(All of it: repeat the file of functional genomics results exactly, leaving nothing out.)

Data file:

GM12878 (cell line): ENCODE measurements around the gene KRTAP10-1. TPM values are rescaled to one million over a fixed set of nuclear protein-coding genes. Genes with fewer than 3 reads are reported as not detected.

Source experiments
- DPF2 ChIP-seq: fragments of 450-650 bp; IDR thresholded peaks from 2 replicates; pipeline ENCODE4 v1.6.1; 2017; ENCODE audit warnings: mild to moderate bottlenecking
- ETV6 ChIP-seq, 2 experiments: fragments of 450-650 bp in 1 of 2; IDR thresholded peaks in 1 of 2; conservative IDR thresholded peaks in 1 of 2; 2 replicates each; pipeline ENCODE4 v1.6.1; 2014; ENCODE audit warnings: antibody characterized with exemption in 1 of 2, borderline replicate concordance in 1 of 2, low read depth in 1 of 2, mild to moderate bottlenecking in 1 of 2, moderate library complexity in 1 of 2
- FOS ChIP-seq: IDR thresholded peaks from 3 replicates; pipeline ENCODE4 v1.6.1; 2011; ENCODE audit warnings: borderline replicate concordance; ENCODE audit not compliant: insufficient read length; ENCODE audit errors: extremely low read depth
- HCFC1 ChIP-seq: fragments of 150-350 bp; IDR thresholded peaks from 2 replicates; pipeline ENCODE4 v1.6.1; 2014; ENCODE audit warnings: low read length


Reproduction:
GM12878 (cell line): ENCODE measurements around the gene KRTAP10-1. TPM values are rescaled to one million over a fixed set of nuclear protein-coding genes. Genes with fewer than 3 reads are reported as not detected.

Source experiments
- DPF2 ChIP-seq: fragments of 450-650 bp; IDR thresholded peaks from 2 replicates; pipeline ENCODE4 v1.6.1; 2017; ENCODE audit warnings: mild to moderate bottlenecking
- ETV6 ChIP-seq, 2 experiments: fragments of 450-650 bp in 1 of 2; IDR thresholded peaks in 1 of 2; conservative IDR thresholded peaks in 1 of 2; 2 replicates each; pipeline ENCODE4 v1.6.1; 2014; ENCODE audit warnings: antibody characterized with exemption in 1 of 2, borderline replicate concordance in 1 of 2, low read depth in 1 of 2, mild to moderate bottlenecking in 1 of 2, moderate library complexity in 1 of 2
- FOS ChIP-seq: IDR thresholded peaks from 3 replicates; pipeline ENCODE4 v1.6.1; 2011; ENCODE audit warnings: borderline replicate concordance; ENCODE audit not compliant: insufficient read length; ENCODE audit errors: extremely low read depth
- HCFC1 ChIP-seq: fragments of 150-350 bp; IDR thresholded peaks from 2 replicates; pipeline ENCODE4 v1.6.1; 2014; ENCODE audit warnings: low read length